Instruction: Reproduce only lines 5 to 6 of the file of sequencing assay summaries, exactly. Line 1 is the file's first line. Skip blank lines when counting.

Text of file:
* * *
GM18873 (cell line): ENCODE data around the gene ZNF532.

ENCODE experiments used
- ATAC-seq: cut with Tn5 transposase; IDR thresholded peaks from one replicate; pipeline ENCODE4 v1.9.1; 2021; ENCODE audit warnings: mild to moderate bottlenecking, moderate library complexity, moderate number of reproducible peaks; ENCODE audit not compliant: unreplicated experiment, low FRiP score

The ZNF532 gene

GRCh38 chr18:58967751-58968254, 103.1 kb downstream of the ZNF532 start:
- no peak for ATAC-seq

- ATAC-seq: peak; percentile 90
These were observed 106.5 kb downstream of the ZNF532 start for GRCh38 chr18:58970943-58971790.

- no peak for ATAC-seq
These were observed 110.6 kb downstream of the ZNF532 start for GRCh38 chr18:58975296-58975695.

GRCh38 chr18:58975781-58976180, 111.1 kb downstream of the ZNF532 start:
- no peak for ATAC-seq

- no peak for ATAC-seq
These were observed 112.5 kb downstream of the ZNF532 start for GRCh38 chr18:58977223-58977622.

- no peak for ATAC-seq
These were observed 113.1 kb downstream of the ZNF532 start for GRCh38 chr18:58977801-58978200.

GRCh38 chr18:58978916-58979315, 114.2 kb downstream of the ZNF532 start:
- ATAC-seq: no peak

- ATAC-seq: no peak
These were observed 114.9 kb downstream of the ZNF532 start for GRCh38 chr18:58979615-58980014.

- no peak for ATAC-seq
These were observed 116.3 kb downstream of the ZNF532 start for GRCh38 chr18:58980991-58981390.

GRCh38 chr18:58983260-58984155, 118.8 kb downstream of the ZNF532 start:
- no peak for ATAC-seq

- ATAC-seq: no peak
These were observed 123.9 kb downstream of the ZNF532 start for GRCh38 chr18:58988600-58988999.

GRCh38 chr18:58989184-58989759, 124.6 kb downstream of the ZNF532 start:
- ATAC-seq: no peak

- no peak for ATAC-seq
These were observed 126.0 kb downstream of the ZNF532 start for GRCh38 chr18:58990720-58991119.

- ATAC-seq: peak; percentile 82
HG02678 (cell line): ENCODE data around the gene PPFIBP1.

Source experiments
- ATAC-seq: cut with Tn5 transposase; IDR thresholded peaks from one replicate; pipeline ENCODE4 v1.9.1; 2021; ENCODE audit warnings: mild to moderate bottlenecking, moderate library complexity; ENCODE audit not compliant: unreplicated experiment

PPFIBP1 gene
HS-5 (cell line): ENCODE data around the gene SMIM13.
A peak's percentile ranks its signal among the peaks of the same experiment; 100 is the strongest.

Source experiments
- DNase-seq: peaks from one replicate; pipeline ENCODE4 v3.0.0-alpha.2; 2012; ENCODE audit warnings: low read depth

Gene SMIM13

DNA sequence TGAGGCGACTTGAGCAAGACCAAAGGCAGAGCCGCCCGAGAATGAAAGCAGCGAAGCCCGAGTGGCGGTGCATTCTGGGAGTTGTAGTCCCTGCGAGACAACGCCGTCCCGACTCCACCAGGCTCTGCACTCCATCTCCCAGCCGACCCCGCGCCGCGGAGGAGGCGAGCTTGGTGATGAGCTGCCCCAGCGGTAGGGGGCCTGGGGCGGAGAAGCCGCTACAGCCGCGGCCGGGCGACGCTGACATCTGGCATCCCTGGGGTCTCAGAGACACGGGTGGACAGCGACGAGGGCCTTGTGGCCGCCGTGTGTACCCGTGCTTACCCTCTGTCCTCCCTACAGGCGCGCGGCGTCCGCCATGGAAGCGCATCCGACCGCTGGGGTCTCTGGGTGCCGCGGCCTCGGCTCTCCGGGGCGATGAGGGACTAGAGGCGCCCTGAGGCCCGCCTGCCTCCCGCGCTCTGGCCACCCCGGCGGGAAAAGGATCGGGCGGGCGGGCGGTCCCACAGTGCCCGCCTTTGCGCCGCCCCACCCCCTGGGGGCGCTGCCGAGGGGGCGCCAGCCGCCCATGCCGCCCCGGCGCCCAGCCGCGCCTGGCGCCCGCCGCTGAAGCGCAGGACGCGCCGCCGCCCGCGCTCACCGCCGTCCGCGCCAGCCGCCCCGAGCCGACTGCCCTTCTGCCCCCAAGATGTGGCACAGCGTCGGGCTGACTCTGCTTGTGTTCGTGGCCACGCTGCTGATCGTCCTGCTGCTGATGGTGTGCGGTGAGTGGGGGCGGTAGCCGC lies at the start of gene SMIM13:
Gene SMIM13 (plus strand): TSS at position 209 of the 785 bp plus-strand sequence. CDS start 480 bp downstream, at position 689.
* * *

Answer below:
GRCh38 chr18:58967751-58968254, 103.1 kb downstream of the ZNF532 start:
- no peak for ATAC-seq